New Delhi: Google Tuesday closed the Pride Month by paying tributes to prominent LGBTQ+ rights activist Marsha P. Johnson. An illustration of her by Los Angeles-based artist Rob Gilliam is the day’s Doodle.
Born as Malcolm Michaels Jr. on 24 August 1945 in New Jersey, the LGBTQ+ activist had changed her name to Marsha P. Johnson after moving to New York’s Greenwich Village, a cultural hub for LGBTQ+ people in 1963. The initial ‘P’ is said to stand for “Pay It No Mind” — a response to those who questioned her gender.
A performer and self-identified drag queen, Johnson had played a major role in the Stonewall uprising that took place on 28 June 1969. The event became a turning point for the lesbian, gay, bisexual, trans, queer and intersex people who, for the first time, came out on the road marching for their rights.
Police in New York had raided a gay bar called ‘The Stonewall Inn’ and around 200 people were dragged out of it and beaten up. Johnson was one of the few who stood up against police brutality.
The following year, she founded the Street Transvestite (now Transgender) Action Revolutionaries (STAR) with fellow transgender activist Sylvia Rivera. It was the first organisation in the US to be led by a trans woman of colour and the first to open North America’s first shelter for LGBTQ+ people.
Google donating $500,000 to Marsha P. Johnson Institute
Google is known for coming up with the best animated Doodles to honour great figures and celebrate important days. Tuesday’s Doodle is all the more special because it was on this day last year that Johnson was posthumously made the grand marshal of the New York City Pride March.
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Gilliam’s illustration of Marsha aptly portrays her bright smile and iconic headgear. The Doodle’s banner behind her photo also shows colours of the Pride flag.
“As a queer person of color I owe Marsha so much. She was the catalyst for our liberation, the driving force behind the movement that has given many of us the rights and freedoms that we previously couldn’t even dream of. Marsha created a space for us in western society through her empowering bravery and refusal to be silenced,” said Gilliam on his creation.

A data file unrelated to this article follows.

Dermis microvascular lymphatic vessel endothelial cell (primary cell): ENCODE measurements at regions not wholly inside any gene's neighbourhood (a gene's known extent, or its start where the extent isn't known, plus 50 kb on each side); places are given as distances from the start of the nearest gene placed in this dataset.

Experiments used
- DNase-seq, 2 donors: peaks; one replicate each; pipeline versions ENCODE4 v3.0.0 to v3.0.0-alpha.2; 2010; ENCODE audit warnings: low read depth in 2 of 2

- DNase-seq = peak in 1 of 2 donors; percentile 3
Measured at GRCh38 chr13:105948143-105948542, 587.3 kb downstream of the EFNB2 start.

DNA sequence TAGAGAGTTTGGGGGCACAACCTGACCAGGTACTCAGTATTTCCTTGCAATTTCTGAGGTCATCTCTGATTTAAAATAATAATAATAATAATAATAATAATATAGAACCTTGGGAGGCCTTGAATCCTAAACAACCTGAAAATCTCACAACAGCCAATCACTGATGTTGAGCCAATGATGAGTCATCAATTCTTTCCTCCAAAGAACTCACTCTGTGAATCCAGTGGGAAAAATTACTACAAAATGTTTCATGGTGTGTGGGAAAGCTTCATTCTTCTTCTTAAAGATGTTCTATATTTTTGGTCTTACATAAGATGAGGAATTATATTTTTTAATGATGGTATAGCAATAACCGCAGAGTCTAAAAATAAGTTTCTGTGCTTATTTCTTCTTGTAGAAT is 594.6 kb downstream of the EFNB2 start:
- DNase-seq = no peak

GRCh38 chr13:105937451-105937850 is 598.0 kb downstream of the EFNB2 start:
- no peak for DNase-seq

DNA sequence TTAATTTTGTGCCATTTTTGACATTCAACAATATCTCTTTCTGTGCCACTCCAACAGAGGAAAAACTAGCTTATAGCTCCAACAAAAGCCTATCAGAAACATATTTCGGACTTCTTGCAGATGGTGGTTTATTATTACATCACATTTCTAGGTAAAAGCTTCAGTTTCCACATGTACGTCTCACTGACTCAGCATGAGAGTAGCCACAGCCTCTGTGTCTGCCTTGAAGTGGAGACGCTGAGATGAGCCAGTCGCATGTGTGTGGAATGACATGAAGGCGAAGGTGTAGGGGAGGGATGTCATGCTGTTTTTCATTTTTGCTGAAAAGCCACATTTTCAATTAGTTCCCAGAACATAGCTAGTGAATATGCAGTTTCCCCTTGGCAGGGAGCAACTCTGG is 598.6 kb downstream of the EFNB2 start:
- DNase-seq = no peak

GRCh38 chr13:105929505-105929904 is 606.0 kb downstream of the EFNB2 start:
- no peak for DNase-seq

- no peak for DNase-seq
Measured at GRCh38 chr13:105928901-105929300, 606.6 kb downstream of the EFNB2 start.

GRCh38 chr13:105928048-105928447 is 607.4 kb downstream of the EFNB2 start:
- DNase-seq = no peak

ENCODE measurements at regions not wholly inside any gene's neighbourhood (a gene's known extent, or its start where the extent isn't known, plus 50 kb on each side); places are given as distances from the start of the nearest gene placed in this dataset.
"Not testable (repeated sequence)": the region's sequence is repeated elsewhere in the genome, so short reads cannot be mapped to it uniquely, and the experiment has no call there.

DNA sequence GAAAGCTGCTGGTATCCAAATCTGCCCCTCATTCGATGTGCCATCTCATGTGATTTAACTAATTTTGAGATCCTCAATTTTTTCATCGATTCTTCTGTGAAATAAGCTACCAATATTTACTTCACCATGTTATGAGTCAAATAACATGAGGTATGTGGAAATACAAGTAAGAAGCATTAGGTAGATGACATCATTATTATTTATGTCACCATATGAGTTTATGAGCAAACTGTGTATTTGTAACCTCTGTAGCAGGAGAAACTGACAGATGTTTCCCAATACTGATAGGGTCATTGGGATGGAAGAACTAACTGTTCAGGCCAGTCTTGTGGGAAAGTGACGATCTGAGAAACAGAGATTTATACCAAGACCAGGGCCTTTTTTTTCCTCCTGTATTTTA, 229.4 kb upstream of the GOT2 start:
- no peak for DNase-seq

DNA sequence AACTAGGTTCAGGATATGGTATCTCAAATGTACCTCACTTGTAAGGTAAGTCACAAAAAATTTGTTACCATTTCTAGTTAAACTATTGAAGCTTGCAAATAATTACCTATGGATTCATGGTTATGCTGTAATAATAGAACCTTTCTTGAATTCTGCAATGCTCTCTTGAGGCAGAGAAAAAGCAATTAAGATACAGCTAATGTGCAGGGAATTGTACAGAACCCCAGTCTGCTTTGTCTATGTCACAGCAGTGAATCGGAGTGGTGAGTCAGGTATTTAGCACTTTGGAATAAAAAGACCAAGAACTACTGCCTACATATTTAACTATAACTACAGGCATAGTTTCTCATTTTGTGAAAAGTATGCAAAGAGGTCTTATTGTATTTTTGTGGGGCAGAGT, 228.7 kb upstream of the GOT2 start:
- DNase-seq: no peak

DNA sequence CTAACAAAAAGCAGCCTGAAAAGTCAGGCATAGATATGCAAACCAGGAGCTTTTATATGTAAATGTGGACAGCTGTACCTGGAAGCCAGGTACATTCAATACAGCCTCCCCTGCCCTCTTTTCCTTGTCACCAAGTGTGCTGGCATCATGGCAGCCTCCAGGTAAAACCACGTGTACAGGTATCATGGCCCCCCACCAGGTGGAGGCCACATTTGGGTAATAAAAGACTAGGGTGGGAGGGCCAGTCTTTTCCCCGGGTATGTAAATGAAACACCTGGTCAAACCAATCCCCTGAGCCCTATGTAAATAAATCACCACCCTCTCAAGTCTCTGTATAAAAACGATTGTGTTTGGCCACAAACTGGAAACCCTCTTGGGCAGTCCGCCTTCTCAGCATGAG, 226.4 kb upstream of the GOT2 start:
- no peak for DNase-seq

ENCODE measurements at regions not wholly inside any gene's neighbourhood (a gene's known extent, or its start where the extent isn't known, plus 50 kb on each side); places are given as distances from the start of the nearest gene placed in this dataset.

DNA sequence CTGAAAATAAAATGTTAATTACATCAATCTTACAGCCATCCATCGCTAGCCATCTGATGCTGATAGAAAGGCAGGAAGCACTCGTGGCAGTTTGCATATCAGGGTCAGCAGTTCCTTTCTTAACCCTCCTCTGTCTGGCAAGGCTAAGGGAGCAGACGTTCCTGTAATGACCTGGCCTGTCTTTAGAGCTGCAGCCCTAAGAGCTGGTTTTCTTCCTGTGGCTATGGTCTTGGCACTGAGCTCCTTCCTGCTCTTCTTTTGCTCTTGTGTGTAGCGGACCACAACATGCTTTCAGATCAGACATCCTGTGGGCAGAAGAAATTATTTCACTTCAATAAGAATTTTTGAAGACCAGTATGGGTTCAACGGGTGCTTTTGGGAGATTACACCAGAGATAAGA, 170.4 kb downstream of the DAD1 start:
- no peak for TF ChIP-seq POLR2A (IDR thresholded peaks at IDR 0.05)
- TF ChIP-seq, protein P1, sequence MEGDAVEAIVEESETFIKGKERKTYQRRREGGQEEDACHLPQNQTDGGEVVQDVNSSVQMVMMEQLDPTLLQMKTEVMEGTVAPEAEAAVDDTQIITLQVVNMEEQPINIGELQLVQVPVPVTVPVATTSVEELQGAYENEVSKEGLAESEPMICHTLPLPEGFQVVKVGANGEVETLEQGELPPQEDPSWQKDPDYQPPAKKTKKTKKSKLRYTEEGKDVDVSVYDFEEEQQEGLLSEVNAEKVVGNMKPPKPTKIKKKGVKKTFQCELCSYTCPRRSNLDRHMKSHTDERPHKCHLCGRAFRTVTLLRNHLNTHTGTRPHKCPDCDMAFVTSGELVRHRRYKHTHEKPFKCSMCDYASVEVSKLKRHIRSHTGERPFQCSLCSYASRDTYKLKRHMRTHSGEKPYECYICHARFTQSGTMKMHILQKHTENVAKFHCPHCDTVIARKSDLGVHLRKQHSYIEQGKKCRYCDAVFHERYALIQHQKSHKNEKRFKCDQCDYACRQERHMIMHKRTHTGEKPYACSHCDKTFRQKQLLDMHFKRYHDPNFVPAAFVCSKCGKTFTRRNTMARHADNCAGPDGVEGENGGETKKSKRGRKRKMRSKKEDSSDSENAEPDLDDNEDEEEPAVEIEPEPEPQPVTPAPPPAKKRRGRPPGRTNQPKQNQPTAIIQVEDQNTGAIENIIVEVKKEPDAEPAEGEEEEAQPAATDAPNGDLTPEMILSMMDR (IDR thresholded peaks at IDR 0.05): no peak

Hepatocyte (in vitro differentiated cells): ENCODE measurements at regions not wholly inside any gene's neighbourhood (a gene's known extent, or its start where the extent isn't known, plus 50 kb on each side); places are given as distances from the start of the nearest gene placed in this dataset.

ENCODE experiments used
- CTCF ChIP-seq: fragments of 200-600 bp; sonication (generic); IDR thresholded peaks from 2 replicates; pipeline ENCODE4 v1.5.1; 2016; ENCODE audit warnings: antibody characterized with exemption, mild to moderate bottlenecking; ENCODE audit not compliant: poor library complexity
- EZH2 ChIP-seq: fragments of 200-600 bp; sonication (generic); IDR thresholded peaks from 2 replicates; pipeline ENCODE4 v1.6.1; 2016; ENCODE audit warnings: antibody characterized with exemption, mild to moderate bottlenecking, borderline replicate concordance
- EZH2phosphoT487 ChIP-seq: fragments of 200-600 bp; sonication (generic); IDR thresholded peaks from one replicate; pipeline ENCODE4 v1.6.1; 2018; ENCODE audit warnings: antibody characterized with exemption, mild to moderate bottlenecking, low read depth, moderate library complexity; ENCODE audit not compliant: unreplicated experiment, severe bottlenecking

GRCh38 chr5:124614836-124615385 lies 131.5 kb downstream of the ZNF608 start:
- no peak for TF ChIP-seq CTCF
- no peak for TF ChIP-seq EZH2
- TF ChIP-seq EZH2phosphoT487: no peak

A hashtag, #GoogleDoodle, has also been created on Twitter too, celebrating the life, history and legacy of the LGBTQ+ rights activist.
“Thank you, Marsha, for inspiring people everywhere to stand up for the freedom to be themselves,” Google’s tweet reads.
A #GoogleDoodle celebrating the life & legacy of American LGBTQ+ rights activist, performer, & self-identified drag queen Marsha P. Johnson.
— Google Doodles (@GoogleDoodles) June 30, 2020
Google is also donating $500,000 to the Marsha P. Johnson Institute, which will provide “direct cash assistance to Black Trans people through the organisation’s Covid-19 relief efforts”.
In 2019, New York City had announced plans to build statues of both Johnson and Rivera, commissioned under the ‘She Built NYC’ campaign in Greenwich Village, just a few blocks away from the Stonewall Inn, which will be the world’s first to honour transgender people.
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